California's Fishy Proposition 8
Proposition 8 in California calls for making same-sex marriage illegal. But there is something very fishy about it, or rather the people who are behind it. They have given the proposition a title that, by itself, undermines the case for voting "yes." Now why would they do that?
They* titled the proposition "Eliminates Right of Same-Sex Couples to Marry," thereby accepting the fundamental premise of their opposition, namely that same-sex couples do indeed have a "right" to marry and that making same-sex marriage illegal amounts to denying people this "right." But the question at issue is whether same-sex couples have such a right, by any reasonable moral standard, in the first place. The debate is about whether the so-called "right" truly exists, not whether a true right should be denied to certain people. Who, after all, would be in favor of denying a legitimate right to anybody?
The idea that any two consenting adults have a right to marry is bogus. Nobody, I mean nobody, actually believes that, as proven by the fact that nobody believes adult consenting siblings have a right to marry. The right to marry means the right to "have a child of our own" and siblings are denied this right because the children produced by siblings are at greater risk of genetic harm. The question for same-sex marriage is whether the "child of our own" children of such a marriage, meaning necessarily children from a test-tube conception using either donated sperm or a donated egg, are psychologically harmed as a result of not being raised by (often not even knowing) one of their biological parents. If society thinks this causes enough harm to make test-tube conception illegal, then that would be the same as deciding that same-sex couples do not have a legal right to have a "child of their own" just as siblings have no such right, and it would mean that same-sex couples, like siblings, do not have a right to marry.
If the question were framed properly as above, then it would promote a genuine and important public discussion, one in which religious and secular people might find themselves as likely to be in agreement as disagreement. It would probably result in far more people being persuaded that same-sex marriage was not a right, compared to the approach that the backers of proposition 8 are using. As reported here, proposition 8 backers are targeting the Hispanic voters because they are mainly Catholic. They are using religious arguments instead of arguments that would make sense to people whether they were religious or not. The backers of the proposition are going out of their way to use a title that undermines their case, but which frames the question in terms that pit Catholics versus non-Catholics. I smell a rat.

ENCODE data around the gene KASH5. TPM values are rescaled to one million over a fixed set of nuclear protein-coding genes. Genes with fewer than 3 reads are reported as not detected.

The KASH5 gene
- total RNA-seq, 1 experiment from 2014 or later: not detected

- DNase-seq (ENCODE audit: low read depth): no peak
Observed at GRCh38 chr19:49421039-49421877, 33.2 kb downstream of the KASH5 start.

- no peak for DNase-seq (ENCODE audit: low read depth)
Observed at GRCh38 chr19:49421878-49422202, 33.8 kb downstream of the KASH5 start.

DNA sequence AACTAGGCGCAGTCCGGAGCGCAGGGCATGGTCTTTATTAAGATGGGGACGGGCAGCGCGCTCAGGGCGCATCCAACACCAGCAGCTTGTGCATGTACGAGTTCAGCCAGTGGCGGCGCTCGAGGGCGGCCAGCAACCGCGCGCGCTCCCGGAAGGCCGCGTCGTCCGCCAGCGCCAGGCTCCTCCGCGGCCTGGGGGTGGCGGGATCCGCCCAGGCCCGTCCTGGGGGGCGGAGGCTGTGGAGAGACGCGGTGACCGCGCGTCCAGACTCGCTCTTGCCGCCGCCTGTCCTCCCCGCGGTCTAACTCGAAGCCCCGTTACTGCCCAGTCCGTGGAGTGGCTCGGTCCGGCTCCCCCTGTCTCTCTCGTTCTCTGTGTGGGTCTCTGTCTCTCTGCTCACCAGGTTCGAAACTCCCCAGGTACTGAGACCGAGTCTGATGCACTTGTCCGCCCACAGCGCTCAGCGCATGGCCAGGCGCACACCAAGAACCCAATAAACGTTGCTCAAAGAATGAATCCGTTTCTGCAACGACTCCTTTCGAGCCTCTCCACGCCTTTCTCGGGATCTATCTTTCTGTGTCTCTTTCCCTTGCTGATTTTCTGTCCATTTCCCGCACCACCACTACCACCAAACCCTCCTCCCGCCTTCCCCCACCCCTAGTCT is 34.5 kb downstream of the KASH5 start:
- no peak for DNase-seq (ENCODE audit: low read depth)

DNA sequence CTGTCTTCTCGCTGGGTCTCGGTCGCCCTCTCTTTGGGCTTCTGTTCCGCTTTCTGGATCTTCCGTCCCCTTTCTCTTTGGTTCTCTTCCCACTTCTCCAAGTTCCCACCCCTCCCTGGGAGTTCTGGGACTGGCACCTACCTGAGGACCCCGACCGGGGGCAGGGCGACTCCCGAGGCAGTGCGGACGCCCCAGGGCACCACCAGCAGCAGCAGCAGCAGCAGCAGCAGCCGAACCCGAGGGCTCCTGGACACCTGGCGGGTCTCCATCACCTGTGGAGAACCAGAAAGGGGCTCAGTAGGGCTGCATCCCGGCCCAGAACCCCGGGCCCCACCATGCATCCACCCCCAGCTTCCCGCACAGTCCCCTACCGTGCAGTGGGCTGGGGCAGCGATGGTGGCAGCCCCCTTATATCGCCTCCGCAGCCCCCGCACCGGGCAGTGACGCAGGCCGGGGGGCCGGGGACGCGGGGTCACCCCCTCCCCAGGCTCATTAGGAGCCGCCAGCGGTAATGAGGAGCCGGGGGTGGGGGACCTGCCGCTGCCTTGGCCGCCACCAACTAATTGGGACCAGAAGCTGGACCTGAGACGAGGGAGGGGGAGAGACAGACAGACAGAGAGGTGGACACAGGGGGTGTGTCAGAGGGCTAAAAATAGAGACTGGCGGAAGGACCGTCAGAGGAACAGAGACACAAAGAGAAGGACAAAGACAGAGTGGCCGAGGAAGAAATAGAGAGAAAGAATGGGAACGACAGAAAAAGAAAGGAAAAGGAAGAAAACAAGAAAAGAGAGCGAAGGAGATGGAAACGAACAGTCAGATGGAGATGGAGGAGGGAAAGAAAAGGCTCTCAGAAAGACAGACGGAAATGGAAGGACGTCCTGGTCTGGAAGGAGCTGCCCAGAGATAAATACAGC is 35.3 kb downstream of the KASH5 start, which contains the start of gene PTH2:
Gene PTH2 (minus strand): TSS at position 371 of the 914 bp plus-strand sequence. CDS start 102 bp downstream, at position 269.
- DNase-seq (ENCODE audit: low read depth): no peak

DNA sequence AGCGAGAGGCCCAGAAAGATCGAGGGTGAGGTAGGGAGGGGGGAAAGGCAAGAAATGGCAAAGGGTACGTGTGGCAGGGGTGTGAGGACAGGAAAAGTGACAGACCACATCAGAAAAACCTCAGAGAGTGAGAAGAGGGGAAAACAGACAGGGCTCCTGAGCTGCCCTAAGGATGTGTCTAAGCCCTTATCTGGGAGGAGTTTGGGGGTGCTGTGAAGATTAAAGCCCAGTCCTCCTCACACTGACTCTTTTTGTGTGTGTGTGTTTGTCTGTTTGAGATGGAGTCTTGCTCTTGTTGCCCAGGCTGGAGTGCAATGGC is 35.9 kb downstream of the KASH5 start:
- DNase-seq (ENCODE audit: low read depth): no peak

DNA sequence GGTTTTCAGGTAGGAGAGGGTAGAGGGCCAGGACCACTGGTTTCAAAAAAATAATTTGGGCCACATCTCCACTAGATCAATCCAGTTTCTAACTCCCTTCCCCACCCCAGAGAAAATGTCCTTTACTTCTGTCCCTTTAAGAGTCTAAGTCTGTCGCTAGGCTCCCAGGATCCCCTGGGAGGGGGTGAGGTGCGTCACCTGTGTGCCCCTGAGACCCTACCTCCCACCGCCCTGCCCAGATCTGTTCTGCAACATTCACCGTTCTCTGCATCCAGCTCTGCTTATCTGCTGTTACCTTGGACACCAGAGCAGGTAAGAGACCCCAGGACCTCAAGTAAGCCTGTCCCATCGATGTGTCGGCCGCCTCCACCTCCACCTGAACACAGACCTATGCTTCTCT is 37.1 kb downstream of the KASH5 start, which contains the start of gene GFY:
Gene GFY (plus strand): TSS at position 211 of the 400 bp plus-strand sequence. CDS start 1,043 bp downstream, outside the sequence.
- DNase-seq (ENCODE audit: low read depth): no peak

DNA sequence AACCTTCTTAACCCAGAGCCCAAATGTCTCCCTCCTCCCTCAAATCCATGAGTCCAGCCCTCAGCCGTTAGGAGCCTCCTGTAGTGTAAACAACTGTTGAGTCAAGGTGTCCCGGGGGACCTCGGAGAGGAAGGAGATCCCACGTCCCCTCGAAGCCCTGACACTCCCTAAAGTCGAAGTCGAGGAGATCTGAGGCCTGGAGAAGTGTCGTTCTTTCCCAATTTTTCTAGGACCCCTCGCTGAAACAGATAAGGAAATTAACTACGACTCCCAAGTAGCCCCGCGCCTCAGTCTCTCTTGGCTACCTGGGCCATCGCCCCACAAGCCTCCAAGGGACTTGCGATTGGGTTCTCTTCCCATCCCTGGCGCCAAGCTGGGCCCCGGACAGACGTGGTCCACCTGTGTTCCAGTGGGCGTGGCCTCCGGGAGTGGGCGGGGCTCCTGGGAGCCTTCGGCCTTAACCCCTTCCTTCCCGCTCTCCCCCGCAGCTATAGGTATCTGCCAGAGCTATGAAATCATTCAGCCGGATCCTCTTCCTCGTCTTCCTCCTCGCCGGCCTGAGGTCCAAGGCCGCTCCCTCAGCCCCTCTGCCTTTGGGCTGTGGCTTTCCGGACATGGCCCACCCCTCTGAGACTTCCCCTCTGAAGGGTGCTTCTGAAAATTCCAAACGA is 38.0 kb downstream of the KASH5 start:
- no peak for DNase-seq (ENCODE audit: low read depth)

*Postscript: I have been informed by a friend in California that the title of proposition 8 was determined by California's Attorney General, arguing that same-sex marriage had been found by a California court to be a right under the state's constitution. Also, the sponsors of the proposition filed a suit against the state and lost. The point remains that the debate on this issue is being framed by both sides in a way that pits Catholics against non-Catholics by avoiding the kind of discussion that would be less polarizing by focusing on how same-sex marriage affects the children it may produce.